The prospect of a federal budget deal might be keeping stock traders optimistic, although it remains to be seen if Wall Street can match the record close of yesterday. Stocks extended a rally from Friday that was driven by a report of solid U.S. job gains. Bill Stone, chief investment strategist at PNC Wealth Management Group, says stocks were supported by reports that U.S. lawmakers were moving closer to reaching a longer-term budget deal. Futures point to a muted opening today.
- International stock markets are muted this morning after some profit taking and after China's industrial production output grew slightly less than estimated. Benchmark crude oil rose to near $98 a barrel. The dollar fell against the euro and the yen.
- It's 'wait 'till next year' for the United States and 11 other nations trying to negotiate a free trade zone stretching from Chile to Japan. Talks in Singapore failed to produce the agreement which some hoped would be done before the end of the year. But officials say progress was made and more talks are scheduled for January.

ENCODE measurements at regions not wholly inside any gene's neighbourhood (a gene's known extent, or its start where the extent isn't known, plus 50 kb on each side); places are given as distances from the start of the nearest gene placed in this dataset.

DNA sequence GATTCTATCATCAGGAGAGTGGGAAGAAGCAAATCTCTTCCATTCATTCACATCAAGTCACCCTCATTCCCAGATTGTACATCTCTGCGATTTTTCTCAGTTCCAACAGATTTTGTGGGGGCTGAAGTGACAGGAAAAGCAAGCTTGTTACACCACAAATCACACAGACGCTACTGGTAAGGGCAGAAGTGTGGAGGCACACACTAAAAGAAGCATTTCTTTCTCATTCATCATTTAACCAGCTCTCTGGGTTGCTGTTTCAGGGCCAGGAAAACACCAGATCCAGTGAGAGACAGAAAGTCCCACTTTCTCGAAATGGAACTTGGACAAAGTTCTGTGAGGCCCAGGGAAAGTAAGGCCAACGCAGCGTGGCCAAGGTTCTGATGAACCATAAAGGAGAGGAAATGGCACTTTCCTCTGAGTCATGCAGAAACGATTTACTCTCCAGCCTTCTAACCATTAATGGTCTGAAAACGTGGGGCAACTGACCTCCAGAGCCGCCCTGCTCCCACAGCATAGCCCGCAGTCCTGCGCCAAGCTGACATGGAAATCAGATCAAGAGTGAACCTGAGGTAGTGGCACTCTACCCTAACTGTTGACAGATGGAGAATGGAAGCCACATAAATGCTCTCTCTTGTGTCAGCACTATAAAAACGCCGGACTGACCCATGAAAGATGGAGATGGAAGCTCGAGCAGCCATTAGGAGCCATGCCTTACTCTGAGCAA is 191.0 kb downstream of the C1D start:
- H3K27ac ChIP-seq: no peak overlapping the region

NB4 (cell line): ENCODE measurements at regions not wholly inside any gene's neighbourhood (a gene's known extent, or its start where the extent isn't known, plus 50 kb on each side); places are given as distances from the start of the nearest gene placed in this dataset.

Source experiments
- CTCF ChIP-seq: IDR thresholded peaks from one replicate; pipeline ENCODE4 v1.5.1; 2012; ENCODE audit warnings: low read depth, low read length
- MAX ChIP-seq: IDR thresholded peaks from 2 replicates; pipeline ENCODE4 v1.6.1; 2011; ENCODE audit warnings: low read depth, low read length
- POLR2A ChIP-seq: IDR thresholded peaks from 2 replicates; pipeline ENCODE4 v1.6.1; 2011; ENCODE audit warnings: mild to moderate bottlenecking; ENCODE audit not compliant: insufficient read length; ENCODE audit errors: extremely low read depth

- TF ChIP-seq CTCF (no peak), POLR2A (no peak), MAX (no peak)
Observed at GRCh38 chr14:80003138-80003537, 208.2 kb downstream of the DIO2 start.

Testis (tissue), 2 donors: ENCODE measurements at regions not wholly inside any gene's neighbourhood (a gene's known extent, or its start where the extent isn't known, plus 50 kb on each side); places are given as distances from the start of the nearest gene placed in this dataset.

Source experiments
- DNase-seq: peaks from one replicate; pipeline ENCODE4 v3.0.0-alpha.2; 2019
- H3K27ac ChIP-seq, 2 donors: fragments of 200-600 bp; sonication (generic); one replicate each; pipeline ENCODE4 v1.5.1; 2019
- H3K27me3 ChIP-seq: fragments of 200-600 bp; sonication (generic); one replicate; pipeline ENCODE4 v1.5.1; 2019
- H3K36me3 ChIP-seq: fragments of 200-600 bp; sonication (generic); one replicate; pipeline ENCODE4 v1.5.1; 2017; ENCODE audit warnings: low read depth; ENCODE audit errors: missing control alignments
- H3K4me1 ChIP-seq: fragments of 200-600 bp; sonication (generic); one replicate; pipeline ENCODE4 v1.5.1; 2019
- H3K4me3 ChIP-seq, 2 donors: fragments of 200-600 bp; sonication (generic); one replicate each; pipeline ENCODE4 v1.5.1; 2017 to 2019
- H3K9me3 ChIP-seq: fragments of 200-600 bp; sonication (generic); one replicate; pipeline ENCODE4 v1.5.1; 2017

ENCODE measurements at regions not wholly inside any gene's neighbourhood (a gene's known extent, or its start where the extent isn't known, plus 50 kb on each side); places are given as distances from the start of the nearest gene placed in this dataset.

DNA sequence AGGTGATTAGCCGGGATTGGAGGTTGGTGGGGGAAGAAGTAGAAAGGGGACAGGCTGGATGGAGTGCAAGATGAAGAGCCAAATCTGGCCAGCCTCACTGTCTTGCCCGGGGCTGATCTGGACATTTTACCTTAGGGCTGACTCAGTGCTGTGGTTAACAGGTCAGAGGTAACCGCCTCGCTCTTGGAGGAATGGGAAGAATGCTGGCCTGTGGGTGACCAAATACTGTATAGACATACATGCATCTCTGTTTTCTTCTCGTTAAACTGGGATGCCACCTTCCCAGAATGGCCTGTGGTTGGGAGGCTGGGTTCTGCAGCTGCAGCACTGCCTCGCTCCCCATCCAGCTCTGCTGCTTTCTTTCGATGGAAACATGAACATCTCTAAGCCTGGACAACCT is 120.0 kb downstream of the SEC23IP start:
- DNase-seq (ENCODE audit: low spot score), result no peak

- One vexing issue facing European finance ministers trying to centralize control over banks is whether there should be a common fund to recue failed institutions or whether each country should take care of its own. The European Union finance ministers are meeting in Brussels today.
- The U.S. government ended up losing $10.5 billion on the General Motors bailout, but it says the alternative would have been far worse. The Treasury Department sold its final shares of the Detroit auto giant on Monday, recovering $39 billion of the $49.5 billion it spent to save the dying automaker at the height of the financial crisis five years ago. Treasury Secretary Jacob Lew says that without the bailout, the country would have lost more than a million jobs, and the economy could have slipped from recession into a depression.